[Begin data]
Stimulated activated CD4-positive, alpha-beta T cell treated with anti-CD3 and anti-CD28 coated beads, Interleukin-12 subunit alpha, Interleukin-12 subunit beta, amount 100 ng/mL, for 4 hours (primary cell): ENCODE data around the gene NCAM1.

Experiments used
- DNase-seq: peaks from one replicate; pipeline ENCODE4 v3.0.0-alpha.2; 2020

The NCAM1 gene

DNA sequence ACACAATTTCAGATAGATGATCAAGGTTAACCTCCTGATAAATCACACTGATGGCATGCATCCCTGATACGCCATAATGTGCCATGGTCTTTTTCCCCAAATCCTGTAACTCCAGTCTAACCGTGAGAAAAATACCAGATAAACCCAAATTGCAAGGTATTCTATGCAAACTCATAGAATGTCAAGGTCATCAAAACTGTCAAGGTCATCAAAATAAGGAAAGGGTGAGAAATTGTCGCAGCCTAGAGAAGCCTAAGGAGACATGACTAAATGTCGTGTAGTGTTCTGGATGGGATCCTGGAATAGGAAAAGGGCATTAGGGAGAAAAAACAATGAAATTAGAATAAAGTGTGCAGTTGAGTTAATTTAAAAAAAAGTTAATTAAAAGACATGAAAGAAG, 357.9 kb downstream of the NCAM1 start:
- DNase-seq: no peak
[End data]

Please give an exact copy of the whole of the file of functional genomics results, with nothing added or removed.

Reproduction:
Stimulated activated CD4-positive, alpha-beta T cell treated with anti-CD3 and anti-CD28 coated beads, Interleukin-12 subunit alpha, Interleukin-12 subunit beta, amount 100 ng/mL, for 4 hours (primary cell): ENCODE data around the gene NCAM1.

Experiments used
- DNase-seq: peaks from one replicate; pipeline ENCODE4 v3.0.0-alpha.2; 2020

The NCAM1 gene

DNA sequence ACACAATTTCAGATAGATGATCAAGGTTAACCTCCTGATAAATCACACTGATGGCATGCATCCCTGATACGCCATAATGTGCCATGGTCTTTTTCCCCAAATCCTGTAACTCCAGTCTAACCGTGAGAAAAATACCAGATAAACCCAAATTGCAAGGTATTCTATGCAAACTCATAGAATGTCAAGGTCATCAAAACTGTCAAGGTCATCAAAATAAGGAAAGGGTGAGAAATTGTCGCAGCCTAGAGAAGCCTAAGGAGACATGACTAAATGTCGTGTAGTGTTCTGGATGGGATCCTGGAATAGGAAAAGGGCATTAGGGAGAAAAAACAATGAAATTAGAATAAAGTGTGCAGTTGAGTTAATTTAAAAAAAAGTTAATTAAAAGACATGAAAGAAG, 357.9 kb downstream of the NCAM1 start:
- DNase-seq: no peak